Blockchain 101: Different Types, Pros, Cons, and Practical Uses

Blockchain technology is known for its practical applications in various businesses and industries. We delve into the different types and their uses.

When Bitcoin was created in 2008, blockchain technology emerged as the backbone of what made it a peer-to-peer network—defined as partitioning tasks or workloads between peers. By then, it was only recognized as the distributed ledger behind Bitcoin transactions. However, in 2014, blockchain separated from Bitcoin, as its potential beyond being a currency was explored.

Since then, blockchain has grown to be more than just a distributed ledger for cryptocurrencies. In fact, it has also been integrated into various industries outside of finance. This is because this technology can be used to make any data in any industry immutable or impossible to alter

As of 2023, there are over 1,000 blockchains used across the world that cater to a wide range of industries. This was made possible by the fact that there are four blockchain types that make it applicable for various uses.

In this article, we define them and determine their pros, cons, and practical uses. 

Public Blockchain

A public blockchain is characterized by being non-restrictive and permissionless. As a result, anyone with internet access can use the blockchain platform, become a trusted node, and join the network. 

Among the many things that public blockchain users can do include viewing both recent and old data, confirming transactions, and mining new blocks—defined as “the process of adding transaction records to the bitcoin blockchain.” Aside from those, public blockchain also has two main uses: currency mining and exchange. When it comes to transaction verification, this is done effectively with the help of consensus methods like Proof-of-Work (PoW) and Proof-of-Stake (PoS).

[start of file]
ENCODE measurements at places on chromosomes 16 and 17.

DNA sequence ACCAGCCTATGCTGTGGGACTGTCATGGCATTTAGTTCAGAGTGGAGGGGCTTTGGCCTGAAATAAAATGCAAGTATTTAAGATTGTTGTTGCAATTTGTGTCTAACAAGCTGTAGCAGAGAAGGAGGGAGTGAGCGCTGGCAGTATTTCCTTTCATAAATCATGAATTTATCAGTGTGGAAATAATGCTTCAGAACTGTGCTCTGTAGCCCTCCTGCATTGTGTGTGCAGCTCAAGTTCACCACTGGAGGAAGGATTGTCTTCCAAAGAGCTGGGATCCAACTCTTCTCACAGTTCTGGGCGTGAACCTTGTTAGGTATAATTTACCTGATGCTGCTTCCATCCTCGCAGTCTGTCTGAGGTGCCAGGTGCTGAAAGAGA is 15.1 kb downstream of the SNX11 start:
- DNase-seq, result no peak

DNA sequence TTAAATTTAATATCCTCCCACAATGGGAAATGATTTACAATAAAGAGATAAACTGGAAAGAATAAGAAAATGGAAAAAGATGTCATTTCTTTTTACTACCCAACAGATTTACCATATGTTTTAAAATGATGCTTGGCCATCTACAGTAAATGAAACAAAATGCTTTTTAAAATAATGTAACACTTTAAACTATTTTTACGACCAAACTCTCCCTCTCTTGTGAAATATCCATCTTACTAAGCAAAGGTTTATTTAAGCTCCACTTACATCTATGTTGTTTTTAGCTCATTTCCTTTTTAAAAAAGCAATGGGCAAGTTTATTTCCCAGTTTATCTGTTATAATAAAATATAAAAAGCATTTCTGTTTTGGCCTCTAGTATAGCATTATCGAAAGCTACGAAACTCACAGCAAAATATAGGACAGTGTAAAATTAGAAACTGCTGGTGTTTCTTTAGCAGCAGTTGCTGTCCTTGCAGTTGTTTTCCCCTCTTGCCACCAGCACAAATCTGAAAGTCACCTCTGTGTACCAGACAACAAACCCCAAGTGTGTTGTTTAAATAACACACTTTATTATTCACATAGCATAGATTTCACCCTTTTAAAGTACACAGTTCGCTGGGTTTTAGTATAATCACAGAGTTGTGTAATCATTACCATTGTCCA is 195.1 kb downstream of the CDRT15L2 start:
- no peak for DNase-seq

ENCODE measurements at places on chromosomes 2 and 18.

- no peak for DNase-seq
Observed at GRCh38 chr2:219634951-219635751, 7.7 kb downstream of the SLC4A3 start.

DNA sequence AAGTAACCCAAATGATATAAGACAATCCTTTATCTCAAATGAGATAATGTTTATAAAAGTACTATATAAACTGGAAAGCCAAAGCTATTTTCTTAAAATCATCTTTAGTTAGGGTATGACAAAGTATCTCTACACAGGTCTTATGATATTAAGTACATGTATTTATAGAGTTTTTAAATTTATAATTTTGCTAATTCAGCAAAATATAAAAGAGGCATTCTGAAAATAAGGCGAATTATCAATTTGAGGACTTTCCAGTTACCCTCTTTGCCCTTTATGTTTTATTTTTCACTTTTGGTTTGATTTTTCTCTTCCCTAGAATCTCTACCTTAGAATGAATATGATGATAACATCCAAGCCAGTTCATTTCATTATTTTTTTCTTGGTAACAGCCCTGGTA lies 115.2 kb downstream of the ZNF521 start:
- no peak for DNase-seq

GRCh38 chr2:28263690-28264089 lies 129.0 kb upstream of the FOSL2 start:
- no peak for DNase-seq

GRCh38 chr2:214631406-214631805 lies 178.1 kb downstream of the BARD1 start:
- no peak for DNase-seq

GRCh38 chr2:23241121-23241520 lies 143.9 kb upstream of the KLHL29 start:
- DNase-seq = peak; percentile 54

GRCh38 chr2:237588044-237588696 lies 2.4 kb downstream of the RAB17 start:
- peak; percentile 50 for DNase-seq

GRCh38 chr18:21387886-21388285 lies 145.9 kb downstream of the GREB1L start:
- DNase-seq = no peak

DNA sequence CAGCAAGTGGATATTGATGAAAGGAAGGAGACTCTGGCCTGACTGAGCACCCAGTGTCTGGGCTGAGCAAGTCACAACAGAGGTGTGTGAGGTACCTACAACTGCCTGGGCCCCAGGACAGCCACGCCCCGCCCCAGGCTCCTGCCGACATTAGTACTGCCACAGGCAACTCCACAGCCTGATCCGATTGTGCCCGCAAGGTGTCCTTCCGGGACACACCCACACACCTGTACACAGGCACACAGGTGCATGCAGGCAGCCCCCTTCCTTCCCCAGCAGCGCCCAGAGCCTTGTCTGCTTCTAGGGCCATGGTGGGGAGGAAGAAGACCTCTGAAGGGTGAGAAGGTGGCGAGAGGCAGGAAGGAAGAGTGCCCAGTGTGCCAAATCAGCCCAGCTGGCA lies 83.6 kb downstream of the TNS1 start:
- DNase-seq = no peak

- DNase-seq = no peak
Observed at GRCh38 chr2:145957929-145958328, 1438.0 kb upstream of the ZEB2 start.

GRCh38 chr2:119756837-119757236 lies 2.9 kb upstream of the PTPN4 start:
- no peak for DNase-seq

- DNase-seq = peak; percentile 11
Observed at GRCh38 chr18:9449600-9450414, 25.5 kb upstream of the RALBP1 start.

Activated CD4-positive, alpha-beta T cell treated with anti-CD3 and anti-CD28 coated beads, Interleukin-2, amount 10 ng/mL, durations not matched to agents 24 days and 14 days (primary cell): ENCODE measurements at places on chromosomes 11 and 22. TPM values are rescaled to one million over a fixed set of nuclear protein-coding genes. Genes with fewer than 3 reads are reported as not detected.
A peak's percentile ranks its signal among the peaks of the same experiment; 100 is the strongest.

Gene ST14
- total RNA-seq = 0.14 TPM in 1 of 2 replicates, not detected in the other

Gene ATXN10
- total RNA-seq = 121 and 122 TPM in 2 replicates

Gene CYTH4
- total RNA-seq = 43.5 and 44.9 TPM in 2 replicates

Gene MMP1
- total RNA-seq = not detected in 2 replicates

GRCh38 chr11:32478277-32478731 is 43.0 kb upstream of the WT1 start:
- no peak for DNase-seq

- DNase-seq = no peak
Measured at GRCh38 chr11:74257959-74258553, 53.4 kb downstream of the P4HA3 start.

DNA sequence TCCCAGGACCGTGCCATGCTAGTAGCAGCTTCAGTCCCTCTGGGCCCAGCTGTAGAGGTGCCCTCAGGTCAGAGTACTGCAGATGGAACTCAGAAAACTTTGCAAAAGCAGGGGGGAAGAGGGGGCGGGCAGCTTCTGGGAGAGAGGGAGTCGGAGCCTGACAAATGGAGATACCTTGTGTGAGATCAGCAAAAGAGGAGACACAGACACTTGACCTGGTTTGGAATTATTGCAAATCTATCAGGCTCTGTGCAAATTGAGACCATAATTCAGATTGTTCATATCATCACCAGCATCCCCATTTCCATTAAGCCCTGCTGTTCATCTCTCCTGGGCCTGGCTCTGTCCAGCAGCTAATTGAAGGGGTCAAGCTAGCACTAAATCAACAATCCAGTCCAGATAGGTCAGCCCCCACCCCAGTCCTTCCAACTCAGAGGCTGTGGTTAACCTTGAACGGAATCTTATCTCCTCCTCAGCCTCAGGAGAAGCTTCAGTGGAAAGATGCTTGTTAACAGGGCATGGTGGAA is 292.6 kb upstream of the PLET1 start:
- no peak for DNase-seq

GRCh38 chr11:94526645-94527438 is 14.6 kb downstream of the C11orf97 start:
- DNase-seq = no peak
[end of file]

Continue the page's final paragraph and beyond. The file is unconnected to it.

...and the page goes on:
Popular examples of public blockchains include cryptocurrencies such as Bitcoin, Ethereum, and Litecoin.

Practical Uses:

  • Record keeping
  • Document validation 
  • Affidavits and public records notarization


  • Requires no intermediaries
  • Remains completely independent from organizations
  • Ensures network transparency


  • Can be slow
  • Usually doesn’t scale well 
  • Security may depend on how users follow safety protocols

Private Blockchain

Unlike public blockchains, private blockchains operate in a controlled setting, given that these run under closed networks. These are frequently used within organizations where network participation is restricted to a chosen group of people. This is why these are often known as enterprise blockchains or permissioned blockchains.

They resemble public blockchains in some ways because they also use peer-to-peer connections, while being decentralized, meaning that all users collectively retain control. However, they are only used in constrained and small networks. Being private also means that specific organizations have control over security settings, permissions, and accessibility.